Wrong. Be rational. There are solid engineering and budgetary reasons at work here. No "secrecy" can hide those issues, no matter the classification fo the satellite. Physics, like mathematics, sooner or later breaks attempts at classifying it. And there are limits on the money spent, even in a "black" budget project. If things go bad, you can bet overspending will leak out. Google SBIRS-High for a good example - look at the globalsecurity.org entry (pic is taken looking S from Buckley AFB - I used to live to the west of that hill full of houses in Aurora CO).

The weight and expense to power ratio for plutonium or other decay based power systems is too high compared to solar arrays and batteries when in low earth orbit. The stuff that uses nukes is generally interplanetary in nature and cannot depend on solar. This is especially true with US launched stuff. Plus, nuclear power units have too high a heat signature to be used for "stealthy" sats, and are heavy and too expensive to launch if there is a cost-worthy alternative. Which there is: good ol' solar arrays, nice and thin.

The intelligence agencies would much rather have more gizmos if given the choice. Solar arrays provide them with better weight tradeoffs, and more power as well -- meaning they can add more stuff and use more power hungry stuff. And they are cheaper to deploy, and less likely to run afoul of regulatory issues i.e. try dragging a nuc design for LOE (low earth orbit) in front of an Engineering Design Review board - they'll laugh you out of the room for being politically stupid.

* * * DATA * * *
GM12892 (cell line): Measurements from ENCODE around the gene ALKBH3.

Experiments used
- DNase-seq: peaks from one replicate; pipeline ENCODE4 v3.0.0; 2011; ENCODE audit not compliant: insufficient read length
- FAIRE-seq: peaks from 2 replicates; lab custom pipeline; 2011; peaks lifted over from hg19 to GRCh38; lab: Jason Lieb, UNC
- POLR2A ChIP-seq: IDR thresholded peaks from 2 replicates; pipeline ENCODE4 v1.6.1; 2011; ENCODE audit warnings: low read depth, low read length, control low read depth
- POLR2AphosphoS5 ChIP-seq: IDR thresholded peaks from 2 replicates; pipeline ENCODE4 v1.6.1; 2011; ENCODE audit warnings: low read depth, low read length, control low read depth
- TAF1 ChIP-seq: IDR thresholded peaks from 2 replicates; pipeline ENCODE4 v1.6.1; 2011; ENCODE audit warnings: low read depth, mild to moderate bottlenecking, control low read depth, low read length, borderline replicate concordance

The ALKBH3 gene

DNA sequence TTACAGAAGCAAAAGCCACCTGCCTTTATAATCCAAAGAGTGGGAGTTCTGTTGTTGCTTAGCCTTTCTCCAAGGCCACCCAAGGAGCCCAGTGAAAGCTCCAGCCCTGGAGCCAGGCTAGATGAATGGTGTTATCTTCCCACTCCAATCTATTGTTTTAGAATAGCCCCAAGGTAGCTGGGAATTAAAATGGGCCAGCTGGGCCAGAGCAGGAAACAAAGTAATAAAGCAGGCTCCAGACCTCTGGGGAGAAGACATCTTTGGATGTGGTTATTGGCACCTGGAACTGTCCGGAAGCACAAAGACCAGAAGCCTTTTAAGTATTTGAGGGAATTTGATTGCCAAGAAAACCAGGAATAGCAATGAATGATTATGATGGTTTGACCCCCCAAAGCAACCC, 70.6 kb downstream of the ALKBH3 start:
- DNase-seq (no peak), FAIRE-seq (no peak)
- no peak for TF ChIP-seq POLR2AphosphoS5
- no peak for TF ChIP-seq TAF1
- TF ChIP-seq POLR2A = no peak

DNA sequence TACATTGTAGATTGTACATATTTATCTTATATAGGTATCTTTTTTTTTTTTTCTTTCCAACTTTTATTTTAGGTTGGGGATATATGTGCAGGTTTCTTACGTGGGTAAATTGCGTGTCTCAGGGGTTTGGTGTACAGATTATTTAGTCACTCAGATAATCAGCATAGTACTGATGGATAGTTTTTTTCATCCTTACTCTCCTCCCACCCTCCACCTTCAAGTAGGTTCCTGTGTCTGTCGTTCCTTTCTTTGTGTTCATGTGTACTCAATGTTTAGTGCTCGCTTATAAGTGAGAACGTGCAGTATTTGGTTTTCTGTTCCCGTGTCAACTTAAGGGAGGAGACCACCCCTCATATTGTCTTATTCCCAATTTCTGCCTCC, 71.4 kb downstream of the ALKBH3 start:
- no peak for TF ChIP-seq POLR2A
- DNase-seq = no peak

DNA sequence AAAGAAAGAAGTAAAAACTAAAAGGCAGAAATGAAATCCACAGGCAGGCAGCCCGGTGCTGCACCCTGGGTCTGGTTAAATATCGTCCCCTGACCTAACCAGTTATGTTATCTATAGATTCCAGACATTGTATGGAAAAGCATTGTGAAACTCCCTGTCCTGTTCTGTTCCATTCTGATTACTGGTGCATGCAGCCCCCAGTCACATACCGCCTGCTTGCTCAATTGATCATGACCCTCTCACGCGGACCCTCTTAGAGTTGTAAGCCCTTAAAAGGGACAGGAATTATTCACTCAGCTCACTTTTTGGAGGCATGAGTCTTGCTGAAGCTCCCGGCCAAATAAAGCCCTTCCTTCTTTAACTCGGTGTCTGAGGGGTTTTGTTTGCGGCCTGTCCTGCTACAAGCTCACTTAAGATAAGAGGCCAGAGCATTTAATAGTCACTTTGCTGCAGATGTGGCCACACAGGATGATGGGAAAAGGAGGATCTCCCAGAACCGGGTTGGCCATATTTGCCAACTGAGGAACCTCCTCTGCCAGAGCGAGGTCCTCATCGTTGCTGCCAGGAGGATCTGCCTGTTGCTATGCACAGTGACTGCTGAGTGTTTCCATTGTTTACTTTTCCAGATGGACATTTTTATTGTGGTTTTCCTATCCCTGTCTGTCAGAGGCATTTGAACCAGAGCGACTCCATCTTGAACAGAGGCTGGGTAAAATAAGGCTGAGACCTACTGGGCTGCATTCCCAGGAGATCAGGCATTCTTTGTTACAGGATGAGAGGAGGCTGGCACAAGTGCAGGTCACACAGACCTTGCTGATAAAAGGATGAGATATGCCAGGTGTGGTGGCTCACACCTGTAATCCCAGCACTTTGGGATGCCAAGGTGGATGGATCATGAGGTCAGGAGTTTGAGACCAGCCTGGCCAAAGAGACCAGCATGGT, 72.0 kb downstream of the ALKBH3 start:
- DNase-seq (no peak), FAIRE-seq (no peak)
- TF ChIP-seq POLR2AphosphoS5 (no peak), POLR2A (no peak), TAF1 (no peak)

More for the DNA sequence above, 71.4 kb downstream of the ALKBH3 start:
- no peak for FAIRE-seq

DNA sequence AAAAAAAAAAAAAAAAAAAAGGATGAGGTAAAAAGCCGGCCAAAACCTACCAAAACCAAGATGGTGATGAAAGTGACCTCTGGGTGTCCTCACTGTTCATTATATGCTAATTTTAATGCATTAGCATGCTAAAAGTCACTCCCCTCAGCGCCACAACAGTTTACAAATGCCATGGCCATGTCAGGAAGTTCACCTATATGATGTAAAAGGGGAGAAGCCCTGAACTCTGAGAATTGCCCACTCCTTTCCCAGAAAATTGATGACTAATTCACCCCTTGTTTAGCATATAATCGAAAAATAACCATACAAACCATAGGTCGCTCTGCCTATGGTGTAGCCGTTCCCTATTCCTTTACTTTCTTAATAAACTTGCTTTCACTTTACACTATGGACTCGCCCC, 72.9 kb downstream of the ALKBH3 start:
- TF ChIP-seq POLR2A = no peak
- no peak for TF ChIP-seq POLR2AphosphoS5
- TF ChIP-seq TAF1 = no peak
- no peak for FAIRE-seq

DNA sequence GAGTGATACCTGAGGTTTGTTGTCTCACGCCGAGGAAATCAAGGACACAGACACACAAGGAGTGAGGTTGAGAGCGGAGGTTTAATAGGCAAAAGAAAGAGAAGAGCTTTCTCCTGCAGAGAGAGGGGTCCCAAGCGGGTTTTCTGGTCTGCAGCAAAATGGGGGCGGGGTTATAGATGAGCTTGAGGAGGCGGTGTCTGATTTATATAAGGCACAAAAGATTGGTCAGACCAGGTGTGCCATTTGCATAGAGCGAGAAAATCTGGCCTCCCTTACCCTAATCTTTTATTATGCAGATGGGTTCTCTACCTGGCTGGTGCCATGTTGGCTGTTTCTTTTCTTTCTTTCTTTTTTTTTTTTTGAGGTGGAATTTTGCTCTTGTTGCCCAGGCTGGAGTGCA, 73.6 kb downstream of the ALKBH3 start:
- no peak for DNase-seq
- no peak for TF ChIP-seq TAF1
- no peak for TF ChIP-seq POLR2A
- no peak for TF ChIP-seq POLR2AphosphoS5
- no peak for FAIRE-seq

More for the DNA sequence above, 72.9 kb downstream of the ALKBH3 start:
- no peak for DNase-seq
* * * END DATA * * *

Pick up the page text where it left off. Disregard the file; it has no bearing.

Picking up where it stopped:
And if you are talking about the voiced concerns that the satellite in question (US-193, NROL-21) has hazardous material, well that hazmat is rocket fuel for orbital manuvering - the full load of it given that the sat never deployed the solar arrays, nor attemted to manuver to a more stable higher orbit. Chemicals. Not nukes.

Re:Baloney. Re:Nuke Fallout (1)

Knara (9377) | more than 6 years ago | (#22312872)